Most important to kids growing up in a one-storey town, Victoria had escalators and elevators. I realize that kids nowadays require a Mario Brothers distraction, but for Marc and me those moving stairs, and the little brass-trimmed rooms with the sliding doors that went up and down between floors, beat the socks off anything Disneyland had to offer.

Our parents parked us on the Hudson Bay Co. escalators, with a rendezvous time an hour later. Off they went to do serious Christmas shopping. So did we. This was my first big year for buying Christmas presents. I had dough. The source of my income was a newspaper route, which paid $4 per month. I had saved two months’ pay. Serious cabbage.

Ditching my younger brother, I cruised the Hudson Bay Co. from basement to top floor. When you are 8 or so, and a boy, your mother is the most romantic figure in your life. I sought something for her so sweet and so feminine that she would remember my remembrance forever. Zeroing in on the perfume deck, a new world of love and excitement unveiled itself to me. I sniffed all the bottles and all the spritzes, and after a good half-hour’s study, lit upon one. Its scent surpassed that of Butchart’s Gardens in bloom, or even the elegant leathery odor of a Trans-Canada Airlines DC-3. It was sweet, wonderful: her.

I peeled $3 off my wad of wealth, had the bottle gift-wrapped, and secreted it away in my coat pocket until Christmas Eve, when I laid it under the tree. I remember that Christmas Eve, not because it was the first one of my tender young life that I lain awake all night. Those come before conscious memory.

This Christmas Eve was special, its anticipation of a different sort. I could not sleep because I could not await Mom’s delighted reaction to the beauty and excellence of the gift I had purchased for her.
I had discovered giving.

And when on Dec. 25, 1959, mom tugged the wrappers off my precious gift, this bottle of Old Spice men’s aftershave lotion, her smile did not miss a beat. I learned, though did not know it until years later, that the best acting in the world is never recognized with an Oscar. Happy holidays, and may all your Christmases smell as good as our house did that day.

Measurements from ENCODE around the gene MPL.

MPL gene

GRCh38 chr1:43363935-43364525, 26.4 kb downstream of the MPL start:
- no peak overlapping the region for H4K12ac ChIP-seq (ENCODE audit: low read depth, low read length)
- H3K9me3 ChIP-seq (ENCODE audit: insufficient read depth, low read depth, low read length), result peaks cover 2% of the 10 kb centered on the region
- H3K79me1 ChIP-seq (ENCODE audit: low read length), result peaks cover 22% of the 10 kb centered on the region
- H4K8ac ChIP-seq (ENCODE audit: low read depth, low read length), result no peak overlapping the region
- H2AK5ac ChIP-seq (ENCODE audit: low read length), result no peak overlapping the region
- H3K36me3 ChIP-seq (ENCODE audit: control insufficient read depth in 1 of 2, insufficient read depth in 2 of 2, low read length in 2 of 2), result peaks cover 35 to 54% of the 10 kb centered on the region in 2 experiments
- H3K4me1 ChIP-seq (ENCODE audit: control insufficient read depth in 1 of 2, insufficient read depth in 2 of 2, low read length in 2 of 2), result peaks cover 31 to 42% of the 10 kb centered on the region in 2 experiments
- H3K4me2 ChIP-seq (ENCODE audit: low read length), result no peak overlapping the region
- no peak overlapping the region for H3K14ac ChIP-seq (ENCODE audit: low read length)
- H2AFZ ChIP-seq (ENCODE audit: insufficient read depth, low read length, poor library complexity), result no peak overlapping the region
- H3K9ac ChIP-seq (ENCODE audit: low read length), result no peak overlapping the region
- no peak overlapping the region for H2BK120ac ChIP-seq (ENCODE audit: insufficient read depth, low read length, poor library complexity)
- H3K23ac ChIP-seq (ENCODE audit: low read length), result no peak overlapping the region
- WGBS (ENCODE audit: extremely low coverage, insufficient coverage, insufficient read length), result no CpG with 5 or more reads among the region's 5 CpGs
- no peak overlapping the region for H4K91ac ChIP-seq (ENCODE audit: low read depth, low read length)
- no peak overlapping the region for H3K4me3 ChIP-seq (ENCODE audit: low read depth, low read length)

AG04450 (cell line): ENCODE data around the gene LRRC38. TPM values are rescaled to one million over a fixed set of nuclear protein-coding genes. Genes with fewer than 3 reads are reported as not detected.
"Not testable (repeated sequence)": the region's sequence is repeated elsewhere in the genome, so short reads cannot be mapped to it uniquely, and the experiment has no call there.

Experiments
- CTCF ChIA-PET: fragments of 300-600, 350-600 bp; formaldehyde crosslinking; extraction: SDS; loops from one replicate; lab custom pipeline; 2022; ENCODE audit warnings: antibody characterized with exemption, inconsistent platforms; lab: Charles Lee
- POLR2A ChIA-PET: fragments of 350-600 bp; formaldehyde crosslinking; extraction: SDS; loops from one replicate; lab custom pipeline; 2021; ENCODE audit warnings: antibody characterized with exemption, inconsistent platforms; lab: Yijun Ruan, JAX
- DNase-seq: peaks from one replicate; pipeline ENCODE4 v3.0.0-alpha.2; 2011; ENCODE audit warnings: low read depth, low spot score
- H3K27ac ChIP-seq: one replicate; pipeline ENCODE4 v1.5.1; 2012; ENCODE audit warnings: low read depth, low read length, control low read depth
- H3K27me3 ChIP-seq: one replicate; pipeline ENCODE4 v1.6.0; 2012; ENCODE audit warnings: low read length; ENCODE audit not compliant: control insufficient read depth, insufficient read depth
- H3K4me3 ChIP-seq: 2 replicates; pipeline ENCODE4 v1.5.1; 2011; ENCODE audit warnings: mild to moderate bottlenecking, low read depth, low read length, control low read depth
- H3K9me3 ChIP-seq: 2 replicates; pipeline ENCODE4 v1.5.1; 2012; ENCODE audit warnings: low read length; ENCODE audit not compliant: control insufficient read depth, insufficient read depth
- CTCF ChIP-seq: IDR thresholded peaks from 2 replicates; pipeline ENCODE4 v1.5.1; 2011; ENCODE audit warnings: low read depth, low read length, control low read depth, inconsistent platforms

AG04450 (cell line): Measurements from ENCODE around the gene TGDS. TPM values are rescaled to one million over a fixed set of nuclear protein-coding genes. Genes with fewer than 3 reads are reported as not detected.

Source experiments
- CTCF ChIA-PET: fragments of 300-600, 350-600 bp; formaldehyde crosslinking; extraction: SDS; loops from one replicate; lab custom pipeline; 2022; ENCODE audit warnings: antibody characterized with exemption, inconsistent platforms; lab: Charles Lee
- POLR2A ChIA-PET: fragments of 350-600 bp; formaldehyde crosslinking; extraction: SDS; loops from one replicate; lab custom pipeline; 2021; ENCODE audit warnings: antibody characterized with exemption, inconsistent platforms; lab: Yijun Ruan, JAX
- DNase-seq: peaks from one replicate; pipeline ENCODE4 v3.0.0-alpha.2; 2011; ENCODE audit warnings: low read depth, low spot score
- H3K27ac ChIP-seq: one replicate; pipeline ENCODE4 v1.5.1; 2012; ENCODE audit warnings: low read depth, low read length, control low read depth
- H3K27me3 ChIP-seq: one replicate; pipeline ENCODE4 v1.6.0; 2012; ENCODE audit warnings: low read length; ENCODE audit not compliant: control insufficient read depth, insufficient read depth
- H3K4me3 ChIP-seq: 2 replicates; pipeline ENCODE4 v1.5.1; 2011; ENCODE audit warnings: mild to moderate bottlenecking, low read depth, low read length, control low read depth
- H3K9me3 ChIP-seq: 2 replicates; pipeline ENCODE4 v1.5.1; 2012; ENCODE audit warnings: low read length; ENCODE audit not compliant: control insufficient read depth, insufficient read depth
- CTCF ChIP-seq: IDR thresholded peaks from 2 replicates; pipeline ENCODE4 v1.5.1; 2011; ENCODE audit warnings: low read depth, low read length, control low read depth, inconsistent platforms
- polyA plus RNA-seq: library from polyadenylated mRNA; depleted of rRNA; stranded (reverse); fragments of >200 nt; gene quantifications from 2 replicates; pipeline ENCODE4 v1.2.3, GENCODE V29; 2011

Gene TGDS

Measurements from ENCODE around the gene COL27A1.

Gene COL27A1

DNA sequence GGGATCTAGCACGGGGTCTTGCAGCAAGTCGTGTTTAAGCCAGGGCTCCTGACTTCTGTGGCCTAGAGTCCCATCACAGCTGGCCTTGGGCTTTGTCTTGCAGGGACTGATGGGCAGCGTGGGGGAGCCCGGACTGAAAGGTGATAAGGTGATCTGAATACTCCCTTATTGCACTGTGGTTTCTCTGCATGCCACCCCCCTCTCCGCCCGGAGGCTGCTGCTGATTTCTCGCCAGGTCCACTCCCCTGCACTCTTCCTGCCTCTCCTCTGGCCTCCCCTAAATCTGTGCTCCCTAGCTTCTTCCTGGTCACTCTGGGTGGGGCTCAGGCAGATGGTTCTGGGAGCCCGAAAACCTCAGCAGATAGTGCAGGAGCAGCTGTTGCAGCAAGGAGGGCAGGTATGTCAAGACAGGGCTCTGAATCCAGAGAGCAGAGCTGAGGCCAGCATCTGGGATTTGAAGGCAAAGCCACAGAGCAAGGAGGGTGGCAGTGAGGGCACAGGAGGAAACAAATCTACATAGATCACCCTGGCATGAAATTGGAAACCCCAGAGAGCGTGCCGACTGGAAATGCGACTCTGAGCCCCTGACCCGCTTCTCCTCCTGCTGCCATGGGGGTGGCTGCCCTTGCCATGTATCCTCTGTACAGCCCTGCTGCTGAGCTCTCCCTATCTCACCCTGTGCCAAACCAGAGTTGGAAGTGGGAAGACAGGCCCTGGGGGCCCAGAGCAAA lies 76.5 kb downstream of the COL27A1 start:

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Bond

news

Here’s what public affairs news made the front page of newspapers in the Northwest today, excluding local crime, features and sports stories. (Newspaper names contracted with location)

Not many store shootings in Idaho (Boise Statesman)
INL heavily involved in cybersecurity (IF Post Register)

Local theaters show “Interview” (Eugene Register Guard)
Klamath commissioners on God and gun control (KF Herald & News)
Inmates barred from Pendleton projects (Pendleton E Oregonian)
Department Human Services hit by judgements (Salem Statesman Journal)

YMCA buys land for building at Stanwood (Everett Herald)
Baur reviews years as prosecutor (Longview News)
Two-year budget passed at Longview (Longview News)
Local theaters running Independent (Vancouver Columbian, Olympian)
Lewis-McChord unit upsizes for overseas (Tacoma News Tribune)
Mild weather expected for holidays (Yakima Herald Republic)

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First Take

strickland MICHAEL
STRICKLAND

 
Literacy

“If you think an apostrophe was one of the 12 disciples of Jesus, you will never work for me.” Kyle Wiens in the Harvard Business Review.

While Idaho’s job market is slowly improving, the buzz around the Treasure Valley is still filled with stories of unemployment and underemployment. A business grammar course in the College of Western Idaho’s Business Partnerships /Workforce Development program suggests a way you can get an edge.

“Clear communication is the foundation for success in the business world, and grammar mistakes create barriers to this communication,” reads the introduction to the CWI student manual for the training. The consensus among teachers, scholars and grammarians is that clarity and correctness have taken a nosedive in the “information age.”

Employers often peruse Facebook, Twitter and other social media pages of job applicants that are filled with spelling mistakes, poor grammar, and textspeak. This is one of the quickest ways for a candidate to seal their own job rejection. According to Time, out of the 70 percent of hiring managers who utilize social media profiles to gather more information regarding an applicant — one-third have declined on candidates due to “poor communication skills.”

“The employer is more apt to question your professionalism if you show a pattern of misspelled words… or your commentary seems rash, uninformed or non-cohesive,” said Jennifer Grasz, a CareerBuilder spokeswoman.

According to John Stodder in the Idaho Business Review, CEOs have reported that “people who make fewer mistakes on a grammar test also make fewer mistakes when they are doing something completely unrelated to writing.”

“If they can’t punctuate, if they can’t make a coherent sentence, then they are not, in my opinion, what we’re looking for,” says Thomas Anderson, director of HR at the Houston Community College System. “If they don’t punctuate properly, you get a sense that’s the way they probably write all the time.”

Virtual yelling is another eye sore, or more succinctly, an ear sore. According to Anderson, skipping over caps lock is social media etiquette 101, so if an applicant doesn’t seem to realize this, HR managers will assume he or she lacks “serious knowledge” in basic social skills.
Abbreviations can also cause you trouble. According to Time, textspeak can be “a turn-off for hiring managers if your conversations on social networks are riddled with this kind of short hand.”